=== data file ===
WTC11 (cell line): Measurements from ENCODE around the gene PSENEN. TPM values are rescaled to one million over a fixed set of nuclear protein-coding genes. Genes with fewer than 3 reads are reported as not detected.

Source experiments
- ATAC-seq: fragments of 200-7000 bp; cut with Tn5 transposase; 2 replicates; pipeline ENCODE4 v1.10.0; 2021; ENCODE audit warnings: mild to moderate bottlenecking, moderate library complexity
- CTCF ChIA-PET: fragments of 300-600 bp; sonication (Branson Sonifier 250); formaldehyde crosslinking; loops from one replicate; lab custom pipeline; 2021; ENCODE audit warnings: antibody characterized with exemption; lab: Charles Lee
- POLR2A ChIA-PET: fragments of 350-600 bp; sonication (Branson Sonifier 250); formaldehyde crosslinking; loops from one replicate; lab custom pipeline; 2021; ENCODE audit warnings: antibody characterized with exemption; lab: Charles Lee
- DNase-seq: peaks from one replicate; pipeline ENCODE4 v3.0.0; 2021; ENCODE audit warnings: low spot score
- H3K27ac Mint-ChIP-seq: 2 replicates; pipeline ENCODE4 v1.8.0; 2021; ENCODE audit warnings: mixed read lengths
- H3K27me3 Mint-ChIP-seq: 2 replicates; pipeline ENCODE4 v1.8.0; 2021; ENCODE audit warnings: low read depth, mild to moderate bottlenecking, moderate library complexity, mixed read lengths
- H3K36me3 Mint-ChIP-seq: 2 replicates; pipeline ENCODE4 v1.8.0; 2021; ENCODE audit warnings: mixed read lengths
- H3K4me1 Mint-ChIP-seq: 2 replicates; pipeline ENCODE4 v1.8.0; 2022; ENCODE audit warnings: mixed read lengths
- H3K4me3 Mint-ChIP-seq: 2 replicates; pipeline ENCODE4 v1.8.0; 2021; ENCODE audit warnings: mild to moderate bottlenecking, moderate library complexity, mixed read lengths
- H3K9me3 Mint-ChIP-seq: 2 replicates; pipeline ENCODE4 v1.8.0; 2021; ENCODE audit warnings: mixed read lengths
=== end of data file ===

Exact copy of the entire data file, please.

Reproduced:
WTC11 (cell line): Measurements from ENCODE around the gene PSENEN. TPM values are rescaled to one million over a fixed set of nuclear protein-coding genes. Genes with fewer than 3 reads are reported as not detected.

Source experiments
- ATAC-seq: fragments of 200-7000 bp; cut with Tn5 transposase; 2 replicates; pipeline ENCODE4 v1.10.0; 2021; ENCODE audit warnings: mild to moderate bottlenecking, moderate library complexity
- CTCF ChIA-PET: fragments of 300-600 bp; sonication (Branson Sonifier 250); formaldehyde crosslinking; loops from one replicate; lab custom pipeline; 2021; ENCODE audit warnings: antibody characterized with exemption; lab: Charles Lee
- POLR2A ChIA-PET: fragments of 350-600 bp; sonication (Branson Sonifier 250); formaldehyde crosslinking; loops from one replicate; lab custom pipeline; 2021; ENCODE audit warnings: antibody characterized with exemption; lab: Charles Lee
- DNase-seq: peaks from one replicate; pipeline ENCODE4 v3.0.0; 2021; ENCODE audit warnings: low spot score
- H3K27ac Mint-ChIP-seq: 2 replicates; pipeline ENCODE4 v1.8.0; 2021; ENCODE audit warnings: mixed read lengths
- H3K27me3 Mint-ChIP-seq: 2 replicates; pipeline ENCODE4 v1.8.0; 2021; ENCODE audit warnings: low read depth, mild to moderate bottlenecking, moderate library complexity, mixed read lengths
- H3K36me3 Mint-ChIP-seq: 2 replicates; pipeline ENCODE4 v1.8.0; 2021; ENCODE audit warnings: mixed read lengths
- H3K4me1 Mint-ChIP-seq: 2 replicates; pipeline ENCODE4 v1.8.0; 2022; ENCODE audit warnings: mixed read lengths
- H3K4me3 Mint-ChIP-seq: 2 replicates; pipeline ENCODE4 v1.8.0; 2021; ENCODE audit warnings: mild to moderate bottlenecking, moderate library complexity, mixed read lengths
- H3K9me3 Mint-ChIP-seq: 2 replicates; pipeline ENCODE4 v1.8.0; 2021; ENCODE audit warnings: mixed read lengths